I've seen a lot of examples on the web where forms are laid out like so:
<form> <p><input></p> </form>
To my surprise, this is also described in the spec:
Any form starts with a form element, inside which are placed the controls. Most controls are represented by the input element, which by default provides a one-line text field. To label a control, the label element is used; the label text and the control itself go inside the label element. Each part of a form is considered a paragraph, and is typically separated from other parts using p elements. Putting this together, here is how one might ask for the customer's name:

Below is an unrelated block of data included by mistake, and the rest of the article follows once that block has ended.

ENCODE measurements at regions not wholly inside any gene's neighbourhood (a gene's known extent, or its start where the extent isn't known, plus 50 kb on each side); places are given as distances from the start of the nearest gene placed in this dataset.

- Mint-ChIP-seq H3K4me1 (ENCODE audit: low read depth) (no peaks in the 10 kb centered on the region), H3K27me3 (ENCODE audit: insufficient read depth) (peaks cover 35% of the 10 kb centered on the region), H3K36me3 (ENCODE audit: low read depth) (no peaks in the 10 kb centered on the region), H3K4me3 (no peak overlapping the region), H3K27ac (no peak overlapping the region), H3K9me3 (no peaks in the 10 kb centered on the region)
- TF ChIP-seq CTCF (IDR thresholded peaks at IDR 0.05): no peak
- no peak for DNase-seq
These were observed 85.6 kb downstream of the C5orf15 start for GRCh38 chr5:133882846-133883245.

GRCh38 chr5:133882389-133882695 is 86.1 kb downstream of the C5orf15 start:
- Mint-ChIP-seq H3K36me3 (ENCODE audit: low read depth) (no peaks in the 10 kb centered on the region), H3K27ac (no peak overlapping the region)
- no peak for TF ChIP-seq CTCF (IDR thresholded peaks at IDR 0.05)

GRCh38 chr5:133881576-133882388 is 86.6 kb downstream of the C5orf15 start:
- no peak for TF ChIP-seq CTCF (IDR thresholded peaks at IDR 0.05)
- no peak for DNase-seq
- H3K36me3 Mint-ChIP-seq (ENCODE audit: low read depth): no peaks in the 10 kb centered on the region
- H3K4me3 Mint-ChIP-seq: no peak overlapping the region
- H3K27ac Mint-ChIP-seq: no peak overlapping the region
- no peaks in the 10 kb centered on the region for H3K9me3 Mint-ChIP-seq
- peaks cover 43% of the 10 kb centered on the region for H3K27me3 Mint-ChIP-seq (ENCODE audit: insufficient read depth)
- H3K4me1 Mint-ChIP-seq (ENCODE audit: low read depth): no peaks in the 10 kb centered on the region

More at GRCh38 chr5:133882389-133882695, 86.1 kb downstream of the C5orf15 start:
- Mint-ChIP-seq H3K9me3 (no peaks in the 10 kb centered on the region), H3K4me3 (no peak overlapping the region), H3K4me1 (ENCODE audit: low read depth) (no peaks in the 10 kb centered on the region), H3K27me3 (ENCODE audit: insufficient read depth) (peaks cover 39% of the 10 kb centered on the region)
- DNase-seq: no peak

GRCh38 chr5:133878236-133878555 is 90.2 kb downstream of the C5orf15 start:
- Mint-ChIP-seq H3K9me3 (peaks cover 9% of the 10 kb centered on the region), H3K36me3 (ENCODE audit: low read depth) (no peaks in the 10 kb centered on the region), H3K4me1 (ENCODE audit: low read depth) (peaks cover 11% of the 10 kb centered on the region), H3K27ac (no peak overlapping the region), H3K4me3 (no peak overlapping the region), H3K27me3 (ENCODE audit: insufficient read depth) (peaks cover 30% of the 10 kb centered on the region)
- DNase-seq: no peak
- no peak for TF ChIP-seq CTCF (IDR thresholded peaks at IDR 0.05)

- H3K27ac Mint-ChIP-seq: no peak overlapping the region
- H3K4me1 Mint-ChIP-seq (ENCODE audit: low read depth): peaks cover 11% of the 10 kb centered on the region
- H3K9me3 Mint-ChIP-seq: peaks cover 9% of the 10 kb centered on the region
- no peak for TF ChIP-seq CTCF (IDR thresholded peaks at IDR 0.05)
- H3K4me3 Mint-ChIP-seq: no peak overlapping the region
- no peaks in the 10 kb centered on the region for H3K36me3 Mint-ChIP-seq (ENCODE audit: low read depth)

Though this section is non-normative, it still seems to me that this is bad practice and not semantic. I suppose that the purpose is to put inputs on their own line, but shouldn't the display of these elements be controlled using CSS?
Is there a reason why the W3C advises forms be laid out this way? Am I missing something?